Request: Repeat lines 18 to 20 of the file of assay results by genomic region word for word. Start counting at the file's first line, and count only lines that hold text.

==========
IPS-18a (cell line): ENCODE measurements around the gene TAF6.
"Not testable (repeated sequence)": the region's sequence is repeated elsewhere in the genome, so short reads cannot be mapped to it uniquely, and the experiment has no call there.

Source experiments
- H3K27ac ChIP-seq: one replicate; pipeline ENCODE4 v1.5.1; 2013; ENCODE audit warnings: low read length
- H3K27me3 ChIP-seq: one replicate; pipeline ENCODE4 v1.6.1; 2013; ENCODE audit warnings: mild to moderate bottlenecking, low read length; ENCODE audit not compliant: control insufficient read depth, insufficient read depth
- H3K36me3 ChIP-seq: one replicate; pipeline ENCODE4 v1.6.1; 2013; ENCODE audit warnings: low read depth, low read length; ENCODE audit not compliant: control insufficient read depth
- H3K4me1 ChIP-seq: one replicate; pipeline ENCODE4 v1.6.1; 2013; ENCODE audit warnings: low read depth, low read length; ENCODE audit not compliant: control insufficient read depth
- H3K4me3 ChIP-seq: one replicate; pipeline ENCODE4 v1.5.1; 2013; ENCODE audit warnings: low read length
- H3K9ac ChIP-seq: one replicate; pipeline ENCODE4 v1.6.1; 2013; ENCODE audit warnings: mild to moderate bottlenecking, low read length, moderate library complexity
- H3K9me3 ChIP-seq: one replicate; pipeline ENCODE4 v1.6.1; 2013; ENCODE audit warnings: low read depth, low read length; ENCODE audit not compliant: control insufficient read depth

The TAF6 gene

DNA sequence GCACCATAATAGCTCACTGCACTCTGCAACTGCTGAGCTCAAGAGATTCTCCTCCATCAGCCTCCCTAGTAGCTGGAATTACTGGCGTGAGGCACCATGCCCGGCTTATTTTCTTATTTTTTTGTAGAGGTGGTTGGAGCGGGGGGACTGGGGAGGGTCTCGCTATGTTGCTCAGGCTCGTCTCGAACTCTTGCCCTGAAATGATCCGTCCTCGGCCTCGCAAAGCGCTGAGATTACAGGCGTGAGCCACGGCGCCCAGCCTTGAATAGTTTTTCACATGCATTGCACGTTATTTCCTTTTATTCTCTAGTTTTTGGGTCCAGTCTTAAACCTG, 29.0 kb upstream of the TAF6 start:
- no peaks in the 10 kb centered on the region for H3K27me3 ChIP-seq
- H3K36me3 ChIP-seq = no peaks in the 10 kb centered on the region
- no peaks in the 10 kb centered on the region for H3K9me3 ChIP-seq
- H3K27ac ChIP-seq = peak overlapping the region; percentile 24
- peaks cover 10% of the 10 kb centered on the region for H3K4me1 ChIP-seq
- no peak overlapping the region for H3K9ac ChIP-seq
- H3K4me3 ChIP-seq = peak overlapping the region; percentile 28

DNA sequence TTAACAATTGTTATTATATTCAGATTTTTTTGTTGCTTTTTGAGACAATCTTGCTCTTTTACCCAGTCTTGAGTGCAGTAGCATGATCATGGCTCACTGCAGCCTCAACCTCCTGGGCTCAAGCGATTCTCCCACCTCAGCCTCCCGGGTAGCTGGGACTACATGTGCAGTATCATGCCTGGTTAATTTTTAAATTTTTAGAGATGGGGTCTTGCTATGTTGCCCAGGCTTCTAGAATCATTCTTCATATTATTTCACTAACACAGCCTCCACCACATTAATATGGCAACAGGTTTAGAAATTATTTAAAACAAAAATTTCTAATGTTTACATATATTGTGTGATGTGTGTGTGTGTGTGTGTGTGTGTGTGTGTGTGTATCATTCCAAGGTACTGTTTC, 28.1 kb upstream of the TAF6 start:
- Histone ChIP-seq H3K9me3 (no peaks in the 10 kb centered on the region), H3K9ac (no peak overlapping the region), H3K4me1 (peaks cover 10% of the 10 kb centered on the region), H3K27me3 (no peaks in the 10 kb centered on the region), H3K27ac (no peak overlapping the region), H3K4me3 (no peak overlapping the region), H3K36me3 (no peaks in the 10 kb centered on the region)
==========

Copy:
- no peak overlapping the region for H3K9ac ChIP-seq
- H3K4me3 ChIP-seq = peak overlapping the region; percentile 28

DNA sequence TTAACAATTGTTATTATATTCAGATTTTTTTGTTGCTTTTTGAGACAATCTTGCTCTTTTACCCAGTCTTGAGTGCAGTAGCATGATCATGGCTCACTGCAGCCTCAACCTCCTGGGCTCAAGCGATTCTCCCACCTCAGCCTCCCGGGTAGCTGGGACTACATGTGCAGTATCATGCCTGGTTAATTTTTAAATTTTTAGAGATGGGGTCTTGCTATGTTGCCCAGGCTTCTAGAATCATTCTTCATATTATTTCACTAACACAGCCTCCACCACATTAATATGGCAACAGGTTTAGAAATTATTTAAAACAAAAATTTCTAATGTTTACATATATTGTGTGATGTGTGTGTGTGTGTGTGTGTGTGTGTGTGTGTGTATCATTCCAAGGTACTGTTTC, 28.1 kb upstream of the TAF6 start: